When the Holy Ghost says, "Because ye have said, we have made a covenant with death" (v. 15), we are not to suppose that this is to be taken as if they confessed it. God is rather exposing their real mind in its evil and ruin. They may boast of their covenant, but they do not know it is with Sheol. They are deceived to accept a false Messiah, whose power will turn out to be of Satan; but they are ignorant of the cheat. Jews would not openly say that they had entered into a compact with the devil: a man must be in an extraordinary state of blindness and defiance of God in order to own such a thing. Nor does the word of God at all limit us to such an interpretation. The reference, one may suppose, is to those that enter into a covenant to save themselves from the king of the north. It appears to be a compact entered into between the false prophet and the Beast. The power that scripture designates as the Beast is the emperor of the west, the last Roman ruler when that empire re-appears.
There was a living man, even of late, said to have his mind set on some such scheme: it is a notorious fact, that within the last few years the project had entered into the brain of one who proved that an idea was apt to govern him. Nor is it absolutely new, this yearning after the reorganisation of the empire, with Rome for its capital. The plan is not to overthrow other European nations, but to make them subject kingdoms, each having its king, under one supreme head. That this was the theory of a recent monarch, there can be no more question than that it was the idea of another before him. I may add, that he, too, like his predecessor, meddled with the affairs of the Holy Land, and that both sought to have a hold of Rome. Some of us have held these interpretations of the prophecies long before the war of the holy places or the possession of Rome. They were thoughts derived not from political events, but from scripture, the shadows of coming events. Plainly then a great power shall arise, in scripture called "the Beast" or the revived Roman empire, with this peculiar form, that instead of putting aside the various kings of Europe, it will allow of separate kingdoms under him, nominally independent but really dictated to by the emperor. He accordingly will be the contracting party with the apostate Jews, in concert with their king the Antichrist; the emperor of the west being the political head, as the prophet-king will be the spiritual head of Christendom (then properly Antichristendom). Thus Jerusalem, which has been the cradle of professing Christendom, will be its grave. As to the particular person who will effect all this one says nothing. He shall be revealed in his own time. The great point is the manifestation of the chiefs at Jerusalem and Rome. Rome will be the centre of an earthly empire, with separate but dependent kings in western Europe, each having their kingdom subject to the one head. This is one feature. The other is, that many Jews will be in their own land, and will be allowed to form a kingdom; and that this will bring them into the hands, not of Christ, but of Antichrist.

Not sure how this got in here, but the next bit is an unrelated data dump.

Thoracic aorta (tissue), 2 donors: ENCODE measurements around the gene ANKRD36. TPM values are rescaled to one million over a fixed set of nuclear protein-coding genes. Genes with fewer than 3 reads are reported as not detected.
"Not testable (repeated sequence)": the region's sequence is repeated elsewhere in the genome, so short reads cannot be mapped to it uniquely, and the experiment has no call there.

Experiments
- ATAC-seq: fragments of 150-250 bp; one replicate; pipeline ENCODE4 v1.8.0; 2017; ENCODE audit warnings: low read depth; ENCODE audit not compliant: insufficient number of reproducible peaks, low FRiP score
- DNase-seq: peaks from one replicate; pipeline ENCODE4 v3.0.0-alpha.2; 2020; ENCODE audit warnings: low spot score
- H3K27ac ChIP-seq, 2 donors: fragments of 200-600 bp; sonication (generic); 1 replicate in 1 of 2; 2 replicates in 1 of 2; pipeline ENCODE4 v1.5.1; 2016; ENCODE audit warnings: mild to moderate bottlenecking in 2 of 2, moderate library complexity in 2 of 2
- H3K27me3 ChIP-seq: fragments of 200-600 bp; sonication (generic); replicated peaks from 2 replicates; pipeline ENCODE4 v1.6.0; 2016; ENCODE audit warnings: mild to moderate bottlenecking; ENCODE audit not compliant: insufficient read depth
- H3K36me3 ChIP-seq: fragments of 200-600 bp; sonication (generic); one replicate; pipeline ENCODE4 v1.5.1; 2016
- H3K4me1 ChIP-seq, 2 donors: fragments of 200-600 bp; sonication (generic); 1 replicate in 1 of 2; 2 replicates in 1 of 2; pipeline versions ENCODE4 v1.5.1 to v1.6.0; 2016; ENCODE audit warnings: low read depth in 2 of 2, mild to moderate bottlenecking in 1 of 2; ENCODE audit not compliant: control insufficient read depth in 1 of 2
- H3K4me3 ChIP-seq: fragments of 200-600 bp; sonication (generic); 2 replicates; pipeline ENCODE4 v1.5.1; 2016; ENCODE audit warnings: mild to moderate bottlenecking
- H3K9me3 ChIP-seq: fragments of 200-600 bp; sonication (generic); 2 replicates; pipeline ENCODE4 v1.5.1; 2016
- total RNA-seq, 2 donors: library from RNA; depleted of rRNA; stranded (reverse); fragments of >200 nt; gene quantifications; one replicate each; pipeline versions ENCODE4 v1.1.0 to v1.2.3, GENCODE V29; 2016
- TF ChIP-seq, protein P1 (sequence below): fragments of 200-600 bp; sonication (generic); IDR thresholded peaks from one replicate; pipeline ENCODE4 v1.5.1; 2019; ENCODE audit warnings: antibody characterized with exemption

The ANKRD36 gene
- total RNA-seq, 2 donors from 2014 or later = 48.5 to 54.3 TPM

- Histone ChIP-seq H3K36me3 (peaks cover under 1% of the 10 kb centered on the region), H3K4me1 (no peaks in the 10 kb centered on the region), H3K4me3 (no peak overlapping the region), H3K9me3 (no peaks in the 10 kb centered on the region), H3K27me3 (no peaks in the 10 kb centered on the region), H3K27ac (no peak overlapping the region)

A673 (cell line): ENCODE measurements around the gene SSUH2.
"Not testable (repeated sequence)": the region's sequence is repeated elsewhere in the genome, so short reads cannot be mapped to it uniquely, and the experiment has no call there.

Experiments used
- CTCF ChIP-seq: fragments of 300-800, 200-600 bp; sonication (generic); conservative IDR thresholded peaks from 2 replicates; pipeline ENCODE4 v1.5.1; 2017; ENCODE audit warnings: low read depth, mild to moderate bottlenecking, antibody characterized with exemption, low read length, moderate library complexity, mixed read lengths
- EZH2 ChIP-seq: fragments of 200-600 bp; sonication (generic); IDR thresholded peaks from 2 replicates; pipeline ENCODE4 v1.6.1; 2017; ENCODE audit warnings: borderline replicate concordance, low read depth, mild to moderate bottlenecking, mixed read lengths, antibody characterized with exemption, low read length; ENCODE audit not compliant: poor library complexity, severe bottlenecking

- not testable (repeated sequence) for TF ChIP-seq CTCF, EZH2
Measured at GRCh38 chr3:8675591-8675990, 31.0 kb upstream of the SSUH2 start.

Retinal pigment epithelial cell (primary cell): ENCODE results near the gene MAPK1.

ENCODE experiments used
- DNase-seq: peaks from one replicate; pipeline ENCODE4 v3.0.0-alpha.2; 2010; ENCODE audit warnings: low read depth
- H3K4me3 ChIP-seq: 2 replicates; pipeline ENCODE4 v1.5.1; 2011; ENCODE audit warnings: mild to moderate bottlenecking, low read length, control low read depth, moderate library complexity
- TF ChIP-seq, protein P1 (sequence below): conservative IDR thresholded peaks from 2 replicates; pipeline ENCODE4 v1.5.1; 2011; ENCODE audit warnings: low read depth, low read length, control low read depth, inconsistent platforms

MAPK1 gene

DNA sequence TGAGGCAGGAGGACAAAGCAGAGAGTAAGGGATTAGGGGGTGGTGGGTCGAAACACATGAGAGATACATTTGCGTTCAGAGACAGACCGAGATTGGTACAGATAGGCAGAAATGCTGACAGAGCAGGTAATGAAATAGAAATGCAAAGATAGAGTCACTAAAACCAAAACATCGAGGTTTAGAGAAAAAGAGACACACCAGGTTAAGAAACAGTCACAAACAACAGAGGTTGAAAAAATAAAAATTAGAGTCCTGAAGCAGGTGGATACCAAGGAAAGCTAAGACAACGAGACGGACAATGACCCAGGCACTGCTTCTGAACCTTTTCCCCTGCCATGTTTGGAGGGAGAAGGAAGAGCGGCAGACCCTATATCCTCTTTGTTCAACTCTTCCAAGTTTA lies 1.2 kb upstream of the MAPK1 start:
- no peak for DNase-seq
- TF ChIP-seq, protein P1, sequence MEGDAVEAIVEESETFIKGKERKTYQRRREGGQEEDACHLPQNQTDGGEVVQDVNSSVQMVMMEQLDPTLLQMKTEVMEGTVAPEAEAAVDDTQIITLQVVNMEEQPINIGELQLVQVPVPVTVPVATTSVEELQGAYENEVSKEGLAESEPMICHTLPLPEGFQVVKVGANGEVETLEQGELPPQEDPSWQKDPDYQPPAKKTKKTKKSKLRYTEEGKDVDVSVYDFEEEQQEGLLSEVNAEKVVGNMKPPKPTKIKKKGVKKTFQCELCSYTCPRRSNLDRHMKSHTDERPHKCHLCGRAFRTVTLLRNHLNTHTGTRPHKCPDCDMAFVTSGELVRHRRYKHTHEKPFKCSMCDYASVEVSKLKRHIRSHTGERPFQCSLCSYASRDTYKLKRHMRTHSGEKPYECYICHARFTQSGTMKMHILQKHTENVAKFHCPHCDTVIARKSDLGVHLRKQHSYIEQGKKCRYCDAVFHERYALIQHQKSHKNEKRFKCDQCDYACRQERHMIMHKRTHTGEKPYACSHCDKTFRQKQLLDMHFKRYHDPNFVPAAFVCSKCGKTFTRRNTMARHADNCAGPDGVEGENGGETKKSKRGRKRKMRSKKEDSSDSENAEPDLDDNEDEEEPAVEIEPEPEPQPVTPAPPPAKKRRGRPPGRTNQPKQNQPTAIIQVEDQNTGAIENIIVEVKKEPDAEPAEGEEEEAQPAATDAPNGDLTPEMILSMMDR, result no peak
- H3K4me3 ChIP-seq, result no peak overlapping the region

When the Jews are there, the rest of the great drama will follow; they will soon have its predicted leader. Then comes the scene spoken of here. In order to strengthen themselves against the great northern oppressor, or the overflowing scourge, they enter into a covenant with "the Beast." In vain do they think to escape. At this very time God will raise to Himself the hearts of a little band of faithful Jews, who will feel assured that the wicked prince cannot be their Messiah; that the true God is a holy God; that His servant, their promised King, must be, not the man of sin but of true righteousness. The false Messiah they refuse, their hearts in penitence cry, Blessed is He that cometh in the name of Jehovah. These are here individually spoken of as "he that believeth" (v. 16). The rest plot, make preparations, and hope to be saved from the overflowing scourge. But no; God will permit the mass to be trodden down (vv. 17-20). They shall in no wise escape. The first attack upon Jerusalem is to be successful. In the next chapter we see a very different result, when the people in the city have been purged and Jehovah interferes. (Compare Zech. 12 - 14)
Thus Jerusalem is the great battle-field of the nations, and the main platform of the judgements of God. We do not speak now about the last eternal judgement - the great white throne; for this has nothing to do with the earth. Heaven and earth will have fled away before that. Remember there is to be a judgement of the habitable earth, not only a judgement of the dead, but also and previously of the quick. Every baptised man professes that Christ is coming to judge the quick and the dead. How few truly understand and believe it! All its acts will not take place at the same time. One form of the judgement of the quick comes before us here. The reason why Jerusalem becomes the scene of God's judgements on the nations is that Jerusalem, Judah, and the people of Israel are the chosen centre of God among the nations. In the latter day He will resume His former relations with Israel, though on a better and everlasting ground.